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Vitamin D role in smoking women and cardiac remodeling

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  • Received: 7 January 2016
  • Accepted: 6 July 2016
  • Published:



The objective of the study is to evaluate the influence of serum vitamin D concentrations and smoking status in cardiac structure and function.


The participants of this study were healthy women smokers (n = 18, mean age 52.8 years), ex-smokers (n = 18, mean age 51.7 years), and never smokers (n = 19, mean age 44.4 years). All participants underwent assessment of body composition, dietary intake, sun exposure frequency, vitamin D serum determination, and echocardiographic assessment. All data underwent statistical analysis.


The three groups were classified as overweight. The group of ex-smokers showed significantly higher vitamin D serum concentrations. Smoker group showed a higher posterior wall thickness (PW), left ventricular mass, and left ventricular mass index (LVMI). We identified positive correlations between LVMI and smoking history, PW and vitamin D serum, and body mass index and time of smoking history. Multiple linear regressions showed positive association of smoking history and LVMI and PW, also that serum vitamin D has a positive association with PW. PW was associated with smoking history and serum vitamin D, showing a deleterious effect on the heart of both variables.


Smoking habit in adult women was associated with cardiac remodeling, and excess of vitamin D is associated with the action of smoking on cardiac variables. Thus, higher serum vitamin D values have a deleterious effect on the heart in this model.


  • Smoking
  • Nutrition
  • Myocardial dysfunction
  • Vitamin D


More than one billion individuals worldwide are estimated to have vitamin D deficiency [1]. Additionally, the list of disorders associated with vitamin D deficiency continues to grow [2]. In addition to its classical functions, vitamin D deficiency is associated with cancer, neurodegenerative diseases, cardiovascular diseases, and mortality of all causes [36]. Vitamin D deficiency is described as a potential risk factor for cardiovascular disease, primarily ventricular hypertrophy and congestive heart failure [3, 7, 8]. Recently, an experimental study showed that vitamin D-deficient-diet-fed rats presented with cardiac hypertrophy as well as reduced left ventricular fractional shortening and ejection fraction [9]. Furthermore, Mancuso et al. [10] showed an attenuation of cardiac hypertrophy when rats with heart failure received chow with vitamin D supplementation.

Together with deficiency/excess vitamin D, smoking is a risk factor for cardiovascular disease and is the primary cause of preventable death worldwide [11]. Cigarette smoke is thrombogenic, atherogenic, and promotes direct aggression to the heart [12]. Experimental studies showed that animals exposed to cigarette smoke have cardiac alterations also known as cardiac remodeling [1316]. Clinical studies also showed the effects of cigarette smoking on ventricular remodeling and heart function [17, 18].

Several authors studied the association between vitamin D and tobacco smoke exposure. Hill et al. [19] observed in a clinical study that smoking was negatively associated with serum vitamin D concentrations in Irish women and in Australia, smokers had lower levels of serum vitamin D [20]. Moreover, Rafacho et al. [16] supplemented cigarette-smoke-exposed rats with vitamin D and observed an attenuation of cardiac remodeling. This study suggests that vitamin D status could influence cardiac alterations caused by tobacco smoke. Thus, the hypothesis of this study is that vitamin D deficiency could worsen cardiac alterations induced by cigarette smoke.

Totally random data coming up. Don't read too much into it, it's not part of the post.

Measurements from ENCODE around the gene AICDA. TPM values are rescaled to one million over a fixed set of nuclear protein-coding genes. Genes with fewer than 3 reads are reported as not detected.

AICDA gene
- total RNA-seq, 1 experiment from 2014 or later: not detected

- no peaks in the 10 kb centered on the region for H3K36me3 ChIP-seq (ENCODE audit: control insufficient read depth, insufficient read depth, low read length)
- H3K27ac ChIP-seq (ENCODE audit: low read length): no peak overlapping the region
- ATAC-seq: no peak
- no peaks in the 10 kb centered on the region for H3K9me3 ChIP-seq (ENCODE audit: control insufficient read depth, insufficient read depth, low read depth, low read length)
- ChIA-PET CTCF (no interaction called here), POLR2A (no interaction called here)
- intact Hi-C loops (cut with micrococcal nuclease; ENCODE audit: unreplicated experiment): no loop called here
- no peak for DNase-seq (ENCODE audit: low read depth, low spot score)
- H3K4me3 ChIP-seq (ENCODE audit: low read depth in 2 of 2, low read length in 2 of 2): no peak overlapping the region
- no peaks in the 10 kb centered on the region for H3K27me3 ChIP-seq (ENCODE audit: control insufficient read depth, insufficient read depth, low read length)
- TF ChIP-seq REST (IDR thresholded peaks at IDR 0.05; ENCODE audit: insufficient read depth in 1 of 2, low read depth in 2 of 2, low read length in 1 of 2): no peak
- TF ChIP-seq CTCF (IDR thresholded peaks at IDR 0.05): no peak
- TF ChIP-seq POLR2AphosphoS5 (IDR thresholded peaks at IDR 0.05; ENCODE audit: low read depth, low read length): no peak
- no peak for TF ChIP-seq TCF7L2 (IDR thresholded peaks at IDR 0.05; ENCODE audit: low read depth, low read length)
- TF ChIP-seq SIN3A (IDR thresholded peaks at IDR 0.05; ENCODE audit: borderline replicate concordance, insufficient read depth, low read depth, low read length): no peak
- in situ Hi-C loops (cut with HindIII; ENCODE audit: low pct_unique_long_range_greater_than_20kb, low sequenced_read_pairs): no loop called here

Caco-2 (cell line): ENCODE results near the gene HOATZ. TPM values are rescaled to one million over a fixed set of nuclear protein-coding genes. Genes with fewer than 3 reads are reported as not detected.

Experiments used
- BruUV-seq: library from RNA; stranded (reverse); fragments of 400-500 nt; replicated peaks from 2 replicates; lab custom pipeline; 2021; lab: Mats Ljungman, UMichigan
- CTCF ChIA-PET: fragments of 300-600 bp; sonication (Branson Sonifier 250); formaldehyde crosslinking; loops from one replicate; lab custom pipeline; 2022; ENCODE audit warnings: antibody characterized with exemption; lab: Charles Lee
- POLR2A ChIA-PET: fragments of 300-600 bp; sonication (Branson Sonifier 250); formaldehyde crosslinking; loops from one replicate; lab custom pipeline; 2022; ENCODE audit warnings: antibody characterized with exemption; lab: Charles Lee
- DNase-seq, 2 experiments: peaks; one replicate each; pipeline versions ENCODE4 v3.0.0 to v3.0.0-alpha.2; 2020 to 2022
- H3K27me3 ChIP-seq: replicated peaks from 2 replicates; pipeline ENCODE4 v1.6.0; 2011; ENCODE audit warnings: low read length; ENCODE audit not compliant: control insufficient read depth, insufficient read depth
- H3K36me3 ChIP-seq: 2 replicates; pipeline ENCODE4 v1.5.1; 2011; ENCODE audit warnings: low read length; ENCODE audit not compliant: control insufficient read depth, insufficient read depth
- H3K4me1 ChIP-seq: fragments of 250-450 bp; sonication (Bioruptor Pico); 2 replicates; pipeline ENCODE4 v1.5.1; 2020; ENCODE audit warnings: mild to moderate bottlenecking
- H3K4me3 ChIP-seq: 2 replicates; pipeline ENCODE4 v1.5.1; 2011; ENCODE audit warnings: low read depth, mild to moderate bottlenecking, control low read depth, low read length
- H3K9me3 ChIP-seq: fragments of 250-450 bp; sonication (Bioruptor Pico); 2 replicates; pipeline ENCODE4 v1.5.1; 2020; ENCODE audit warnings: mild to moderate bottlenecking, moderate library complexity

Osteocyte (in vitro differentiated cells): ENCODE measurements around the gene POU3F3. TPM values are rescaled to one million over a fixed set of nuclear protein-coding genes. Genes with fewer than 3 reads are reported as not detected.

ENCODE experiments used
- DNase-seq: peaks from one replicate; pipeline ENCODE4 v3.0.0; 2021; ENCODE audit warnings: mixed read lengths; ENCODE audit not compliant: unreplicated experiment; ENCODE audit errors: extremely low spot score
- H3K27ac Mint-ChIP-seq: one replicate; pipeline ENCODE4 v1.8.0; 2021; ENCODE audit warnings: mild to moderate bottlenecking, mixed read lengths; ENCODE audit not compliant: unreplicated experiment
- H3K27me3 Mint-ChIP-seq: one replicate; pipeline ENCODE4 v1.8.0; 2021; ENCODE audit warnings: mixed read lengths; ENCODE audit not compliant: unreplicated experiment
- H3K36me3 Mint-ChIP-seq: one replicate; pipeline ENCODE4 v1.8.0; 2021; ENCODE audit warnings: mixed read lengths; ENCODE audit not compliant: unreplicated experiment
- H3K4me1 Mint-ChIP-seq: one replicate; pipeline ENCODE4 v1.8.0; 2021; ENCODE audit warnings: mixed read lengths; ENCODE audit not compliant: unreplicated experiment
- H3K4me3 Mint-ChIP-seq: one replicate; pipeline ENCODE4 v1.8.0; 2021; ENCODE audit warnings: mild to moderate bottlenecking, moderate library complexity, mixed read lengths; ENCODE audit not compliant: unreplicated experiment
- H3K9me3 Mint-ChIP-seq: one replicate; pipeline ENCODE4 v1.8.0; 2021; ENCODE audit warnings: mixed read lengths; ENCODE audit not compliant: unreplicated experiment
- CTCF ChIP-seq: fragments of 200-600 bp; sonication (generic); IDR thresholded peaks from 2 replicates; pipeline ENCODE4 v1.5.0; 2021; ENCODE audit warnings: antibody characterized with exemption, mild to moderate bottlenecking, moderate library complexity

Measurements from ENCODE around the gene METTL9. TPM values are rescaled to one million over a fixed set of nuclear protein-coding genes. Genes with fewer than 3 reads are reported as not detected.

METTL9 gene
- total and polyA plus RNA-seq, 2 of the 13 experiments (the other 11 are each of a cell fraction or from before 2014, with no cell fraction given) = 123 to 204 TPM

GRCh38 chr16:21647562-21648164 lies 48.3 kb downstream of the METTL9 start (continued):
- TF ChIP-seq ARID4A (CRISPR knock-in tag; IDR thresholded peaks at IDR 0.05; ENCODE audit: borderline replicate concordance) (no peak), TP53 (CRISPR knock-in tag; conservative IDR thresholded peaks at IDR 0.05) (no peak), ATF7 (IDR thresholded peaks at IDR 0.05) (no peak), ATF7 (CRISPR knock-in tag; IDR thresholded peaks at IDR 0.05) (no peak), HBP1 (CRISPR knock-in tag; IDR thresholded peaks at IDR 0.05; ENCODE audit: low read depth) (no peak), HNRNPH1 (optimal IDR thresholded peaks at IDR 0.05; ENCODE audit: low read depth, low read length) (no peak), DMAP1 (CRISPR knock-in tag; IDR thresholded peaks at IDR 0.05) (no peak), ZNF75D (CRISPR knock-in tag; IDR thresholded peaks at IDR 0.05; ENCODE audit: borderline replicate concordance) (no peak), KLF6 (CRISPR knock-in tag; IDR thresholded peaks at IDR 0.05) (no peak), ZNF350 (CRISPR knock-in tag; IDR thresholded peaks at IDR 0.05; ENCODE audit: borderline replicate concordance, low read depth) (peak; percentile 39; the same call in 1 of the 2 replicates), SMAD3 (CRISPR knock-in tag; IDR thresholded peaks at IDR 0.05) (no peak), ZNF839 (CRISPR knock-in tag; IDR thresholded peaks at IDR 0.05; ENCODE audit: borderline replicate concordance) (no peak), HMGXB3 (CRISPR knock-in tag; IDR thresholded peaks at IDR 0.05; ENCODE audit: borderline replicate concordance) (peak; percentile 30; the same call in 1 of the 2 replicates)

The objective of the study is to evaluate the influence of serum vitamin D concentrations and smoking status in cardiac structure and function.


The study was approved by the ethics committee, and the written informed consent was obtained from all of the participants. The sample size was calculated based on the average serum vitamin D concentration, an expectation of a 3 ng/mL difference and a residual expected standard deviation of 2.8 ng/mL for comparing the three groups. Assumptions made were 80 % power and a significance value of <0.05. Using these values, we obtained 18 subjects per group.

A total of 18 active female smokers and 18 female ex-smokers, who were participating in a smoking cessation group, were evaluated. All of the participants, whether smokers or ex-smokers, presented with a history of smoking greater than ten pack-years. Ex-smokers were defined as those who had stopped smoking for more than 6 months before enrollment. Only women were evaluated because of their higher prevalence in our smoking cessation program and to obtain greater homogeneity between groups. The control group consisted of 19 healthy women that were never smokers. Exclusion criteria were as follows: presence of severe or chronic diseases such as hypertension, diabetes, and respiratory diseases; supplementation of calcium and vitamin D; age below 30 years old; body mass index (BMI) higher than 30 kg/m2; and menopause.

Body composition assessment

Participant weight and height were measured, and BMI was calculated (kg/m2). BMI was classified according to the cutoff suggested by the WHO [21]. The fat-free mass index (FFMI) and fat mass index (FMI) were estimated (FFM/height2 and FMI/height2) based on dual-energy X-ray absorptiometry exam (DXA) using the Hologic instrument, model Discovery A, Bedford, MA, USA. Automated quantification of regional body tissue weights was performed with APEX System software version 2.3.1.

Dietary intake assessment